Saving England's most threatened species from extinction

Heathland Safari with the Field Cricket!

We are now into the Field Cricket monitoring period!

Following the successful releases at Farnham Heath and Pulborough Brooks in April, we held a training day for staff, volunteers and students at RSPB’s Farnham Heath reserve in mid-May.
We were delighted to be joined by Sixth Form students from Seaford College in West Sussex.
In the morning, Field Cricket expert, Graeme Lyons, informed us about the Field Cricket’s ecology, habitat requirements and how to go about surveying for them. We put this into practice in the afternoon with a visit to the southern area of the reserve where a good population of crickets is already established.
The weather was an absolute godsend with clear skies and sun and we’d timed the day just right as the nymphs (young crickets) were mature enough to come out of their burrows.
We were delighted to see many of them sunning themselves on flattened platforms (or ‘sunbeds’ as I like to call them) in front of their holes. We heard many more than we saw as they called from far away.

Field Crickets can project their call over several hundred metres, making it surprisingly hard to locate them. Surveying is all the more challenging when you get several calling from one area and are trying to work out how many there are. Graeme informed us of his well-tried technique; bending your ears to get a better idea of direction and turning your head around (just like your dog or cat might).
We also tried the triangulation technique to judge where the crickets are calling from by taking bearings from different positions and noting the intersection. Easier to describe than do! Graeme told us how after a day’s surveying, he hears Field Crickets calling in his sleep!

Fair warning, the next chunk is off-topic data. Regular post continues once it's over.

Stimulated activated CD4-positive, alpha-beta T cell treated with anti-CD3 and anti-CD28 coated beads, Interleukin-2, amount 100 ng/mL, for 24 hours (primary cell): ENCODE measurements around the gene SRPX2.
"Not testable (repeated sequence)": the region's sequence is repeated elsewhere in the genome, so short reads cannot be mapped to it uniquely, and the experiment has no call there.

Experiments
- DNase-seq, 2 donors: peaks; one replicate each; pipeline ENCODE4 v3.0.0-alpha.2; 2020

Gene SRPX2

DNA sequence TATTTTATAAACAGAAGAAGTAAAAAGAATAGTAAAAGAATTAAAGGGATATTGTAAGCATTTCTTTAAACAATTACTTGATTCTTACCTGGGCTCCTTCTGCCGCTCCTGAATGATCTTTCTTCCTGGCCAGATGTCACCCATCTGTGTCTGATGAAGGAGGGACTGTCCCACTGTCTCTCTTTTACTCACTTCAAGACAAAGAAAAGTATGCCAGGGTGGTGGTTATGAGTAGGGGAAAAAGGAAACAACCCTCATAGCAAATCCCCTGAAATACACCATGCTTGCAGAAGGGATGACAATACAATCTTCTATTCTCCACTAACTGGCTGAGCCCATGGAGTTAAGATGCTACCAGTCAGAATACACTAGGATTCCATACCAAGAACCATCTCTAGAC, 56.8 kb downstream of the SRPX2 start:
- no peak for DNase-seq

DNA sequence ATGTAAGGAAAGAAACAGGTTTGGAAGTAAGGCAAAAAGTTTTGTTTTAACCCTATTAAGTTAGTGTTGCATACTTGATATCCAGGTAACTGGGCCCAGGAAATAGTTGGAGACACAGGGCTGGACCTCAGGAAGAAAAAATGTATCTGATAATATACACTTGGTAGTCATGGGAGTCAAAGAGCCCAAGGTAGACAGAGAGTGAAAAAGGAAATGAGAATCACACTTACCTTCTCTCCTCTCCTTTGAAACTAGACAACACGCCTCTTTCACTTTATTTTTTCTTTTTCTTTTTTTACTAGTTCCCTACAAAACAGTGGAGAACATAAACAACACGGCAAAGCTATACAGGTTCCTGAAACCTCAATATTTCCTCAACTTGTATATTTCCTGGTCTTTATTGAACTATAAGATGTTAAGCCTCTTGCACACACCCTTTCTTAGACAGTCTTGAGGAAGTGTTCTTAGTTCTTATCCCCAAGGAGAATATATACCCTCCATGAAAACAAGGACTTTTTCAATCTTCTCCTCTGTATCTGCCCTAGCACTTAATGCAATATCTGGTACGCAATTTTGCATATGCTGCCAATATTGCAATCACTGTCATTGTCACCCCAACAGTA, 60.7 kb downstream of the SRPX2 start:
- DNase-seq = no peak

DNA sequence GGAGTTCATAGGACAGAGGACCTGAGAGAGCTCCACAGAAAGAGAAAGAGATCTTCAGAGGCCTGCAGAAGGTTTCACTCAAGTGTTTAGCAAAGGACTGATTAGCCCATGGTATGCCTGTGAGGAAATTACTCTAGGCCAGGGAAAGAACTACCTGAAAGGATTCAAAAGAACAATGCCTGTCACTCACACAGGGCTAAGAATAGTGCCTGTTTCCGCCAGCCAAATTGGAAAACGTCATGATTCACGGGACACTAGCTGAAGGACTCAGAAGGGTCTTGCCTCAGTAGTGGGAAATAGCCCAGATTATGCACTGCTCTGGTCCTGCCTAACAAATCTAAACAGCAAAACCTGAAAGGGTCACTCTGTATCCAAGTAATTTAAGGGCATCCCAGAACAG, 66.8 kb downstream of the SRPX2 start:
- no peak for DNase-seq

Several of the volunteers are now helping monitor the crickets at Farnham and Pulborough. It’s been a fairly slow start to the season.  Young crickets undergo several moults before they become mature adults. Normally by mid-April when we catch and release them, the nymphs are in their final stage and it only takes one more moult for them to be adults. This year some of the nymphs we caught were at the stage before so would not mature for another few weeks.
We were pleased to hear two of them calling at Pulborough a couple of weeks after the release and the same at the new site at Farnham. So far, the peak numbers heard at the donor site at Farnham (Tankersford) are just short of 100 but there are more surveys planned.

This Saturday, 23 June we are holding a Back from the Brink Heathland Safari at RSPB Pulborough Brooks, from 10.30-12.30, in celebration of National Insect Week!
Explorers will be introduced to some of the specialist wildlife that lives on the heathland, such as the striking Green Tiger Beetles, dragonflies and some fascinating solitary wasps and bees.
If you're lucky you may even hear the recently released Field Crickets and will learn more about the project. Site staff will explain how, with the help of many volunteers, they’re managing the heathland to give these species a home.
If you would like to come, please call 01798 875851. Read more here.

 

Jane Sears

Project Officer

 

 

Would you like to help this incredible species? There are numerous ways in which you can:

  • Why not volunteer for Back from the Brink? Check out our events page for opportunities near you.
  • Help us to spread the word of this species, and the others we will be helping over the next 3 years, by sharing our message across our Twitter, Facebook, Instagram and YouTube pages. Follow us: @naturebftb.
  • Finally - help support the work we do across England by donating. Our impact will be greater with your help.

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